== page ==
If your school is like mine, it lacks a quality outdoor space for learning. Giving kids experiences with nature and the outdoors is an important part of learning, and I have strived to include that in our classroom. Here are a few ideas that have worked well in adding at least a little bit of nature in learning with my students. Want more inspiration? Here are 50 more tips for every grade!
1. Nature Walks
Regardless how much “nature” you have around your school, the natural world is always present. We don’t have a lot with regard to nature around my school, but we do have a small memory garden and a few grassy areas to explore. They don’t seem like much, but when you give kids a magnifying glass and a bucket to collect items, you’ll be surprised by what they will find.
By getting outside often to explore, the kids learn to slow down and use their senses. Adding a camera as part of the nature walks is great way to enhance the learning. I let the kids take two pictures and then they pass it on to a friend. When we come inside, we have a lot of pictures documenting our learning from the kids’ perspective (examples below).
The key to making these nature walks valuable is to get the kids to ask questions and make them feel like explorers. This means I wonder out loud a lot and always answer kids questions. We don’t go on nature walks to play, we go to investigate the world.
2. Living Centers
Adding living centers to my classroom has been one of the best ideas I have ever had. We have several living centers, but the one that has been the most successful is the terrarium. All you need is a 10-gallon aquarium, a bag of aquarium rocks and some soil. If you want a fancy terrarium, I like these. Simply add the rocks until you have about a 2-inch base, then add the soil on top (2 to 4 inches) and you are ready to go. We love adding things we find on our nature walks to the terrarium!
Typically you will find snails, roly-polies (pill bugs) and crickets in the terrarium. I love watching how the kids in my class get more and more brave with touching nature as the year progresses. I start with just a few kids willing to pick up insects and end with every kid diving into the natural world around them. I know many teachers cringe at he thought of this, but the amount of learning that happens in this center makes it worthwhile.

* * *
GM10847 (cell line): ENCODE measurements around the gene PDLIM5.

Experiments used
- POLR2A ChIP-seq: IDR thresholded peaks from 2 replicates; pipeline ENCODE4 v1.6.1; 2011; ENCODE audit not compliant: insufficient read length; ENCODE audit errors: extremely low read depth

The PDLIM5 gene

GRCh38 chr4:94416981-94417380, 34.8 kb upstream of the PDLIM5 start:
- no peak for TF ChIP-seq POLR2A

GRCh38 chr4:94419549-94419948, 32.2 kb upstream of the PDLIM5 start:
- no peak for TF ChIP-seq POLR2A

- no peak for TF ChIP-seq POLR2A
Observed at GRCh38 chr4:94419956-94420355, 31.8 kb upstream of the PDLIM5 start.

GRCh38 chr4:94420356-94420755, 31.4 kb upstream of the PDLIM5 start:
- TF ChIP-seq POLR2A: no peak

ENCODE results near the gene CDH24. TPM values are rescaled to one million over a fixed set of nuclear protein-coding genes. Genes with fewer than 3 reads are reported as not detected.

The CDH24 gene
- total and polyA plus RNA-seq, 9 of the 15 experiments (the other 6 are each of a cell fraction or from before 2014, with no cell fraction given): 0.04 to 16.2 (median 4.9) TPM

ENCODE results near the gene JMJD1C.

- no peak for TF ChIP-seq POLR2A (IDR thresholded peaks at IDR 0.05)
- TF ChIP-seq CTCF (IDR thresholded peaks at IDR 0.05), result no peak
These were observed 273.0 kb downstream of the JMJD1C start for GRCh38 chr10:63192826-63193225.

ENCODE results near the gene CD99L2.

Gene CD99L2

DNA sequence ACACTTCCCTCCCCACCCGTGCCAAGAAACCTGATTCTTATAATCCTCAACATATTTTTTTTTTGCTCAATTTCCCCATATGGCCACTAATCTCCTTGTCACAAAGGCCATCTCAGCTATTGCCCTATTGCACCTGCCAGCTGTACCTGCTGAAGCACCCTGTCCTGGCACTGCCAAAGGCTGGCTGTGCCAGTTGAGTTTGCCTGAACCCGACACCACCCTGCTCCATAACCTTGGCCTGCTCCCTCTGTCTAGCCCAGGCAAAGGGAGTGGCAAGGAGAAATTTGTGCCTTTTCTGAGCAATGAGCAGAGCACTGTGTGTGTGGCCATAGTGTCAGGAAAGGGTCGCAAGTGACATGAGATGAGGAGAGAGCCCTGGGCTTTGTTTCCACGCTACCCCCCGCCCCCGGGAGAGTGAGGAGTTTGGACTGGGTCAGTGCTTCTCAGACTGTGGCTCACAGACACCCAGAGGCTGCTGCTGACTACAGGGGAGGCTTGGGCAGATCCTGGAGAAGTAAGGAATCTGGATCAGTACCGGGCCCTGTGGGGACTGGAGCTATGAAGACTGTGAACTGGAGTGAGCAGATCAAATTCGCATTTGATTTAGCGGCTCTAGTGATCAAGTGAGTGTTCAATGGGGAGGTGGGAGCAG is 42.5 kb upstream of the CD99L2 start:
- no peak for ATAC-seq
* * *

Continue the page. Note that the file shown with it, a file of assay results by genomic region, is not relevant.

If you just can’t take the thought of handling insects, let the kids be in charge and watch from a distance. The best part about the inhabitants is they require such little care. We add leftover snacks and pour a cup of water in once a week to keep the soil moist. Check out the pictures below to see what cool things happen in our terrarium.
3. Nature Homework
I don’t give homework very often, but when I do, I try to make it fun and meaningful for the kids as well as their parents. A few of my favorite homework activities include nature. Since we go on nature walks often in my class and the kids are experts in collecting things for our terrarium, I try to encourage those experiences at home. Several times a year, I make our homework to collect insects for our terrarium. I love seeing what the kids find and hearing the stories about how they found them. The kids love seeing their contribution in the terrarium and, of course, taking care of them.
I also tell parents if they ever find something great to add to our terrarium to just send it in. Another homework activity is encouraging kids to play outside. Yes, it is that simple. I send home homework that simply states “play outside,” especially when we are having great weather in Texas. Ride your bike, walk a mile, collect leaves, take pictures of trees—these are all wonderful homework activities for kids.
Some more pictures of our terrarium, if you’d like to see:
And more nature photos taken by my students:
How do you include nature in learning? Let us know in the comments!